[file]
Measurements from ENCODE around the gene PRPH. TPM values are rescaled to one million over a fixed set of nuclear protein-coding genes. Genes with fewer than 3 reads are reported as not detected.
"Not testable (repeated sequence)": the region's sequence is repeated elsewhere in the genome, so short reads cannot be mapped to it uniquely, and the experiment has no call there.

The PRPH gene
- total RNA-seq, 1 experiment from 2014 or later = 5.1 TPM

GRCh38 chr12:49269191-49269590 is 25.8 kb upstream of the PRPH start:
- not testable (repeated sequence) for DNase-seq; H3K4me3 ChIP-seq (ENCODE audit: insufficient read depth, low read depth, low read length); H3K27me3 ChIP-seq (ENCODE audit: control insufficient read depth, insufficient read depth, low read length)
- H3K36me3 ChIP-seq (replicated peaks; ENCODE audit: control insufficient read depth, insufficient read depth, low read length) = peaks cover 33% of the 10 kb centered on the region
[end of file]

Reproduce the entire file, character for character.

Measurements from ENCODE around the gene PRPH. TPM values are rescaled to one million over a fixed set of nuclear protein-coding genes. Genes with fewer than 3 reads are reported as not detected.
"Not testable (repeated sequence)": the region's sequence is repeated elsewhere in the genome, so short reads cannot be mapped to it uniquely, and the experiment has no call there.

The PRPH gene
- total RNA-seq, 1 experiment from 2014 or later = 5.1 TPM

GRCh38 chr12:49269191-49269590 is 25.8 kb upstream of the PRPH start:
- not testable (repeated sequence) for DNase-seq; H3K4me3 ChIP-seq (ENCODE audit: insufficient read depth, low read depth, low read length); H3K27me3 ChIP-seq (ENCODE audit: control insufficient read depth, insufficient read depth, low read length)
- H3K36me3 ChIP-seq (replicated peaks; ENCODE audit: control insufficient read depth, insufficient read depth, low read length) = peaks cover 33% of the 10 kb centered on the region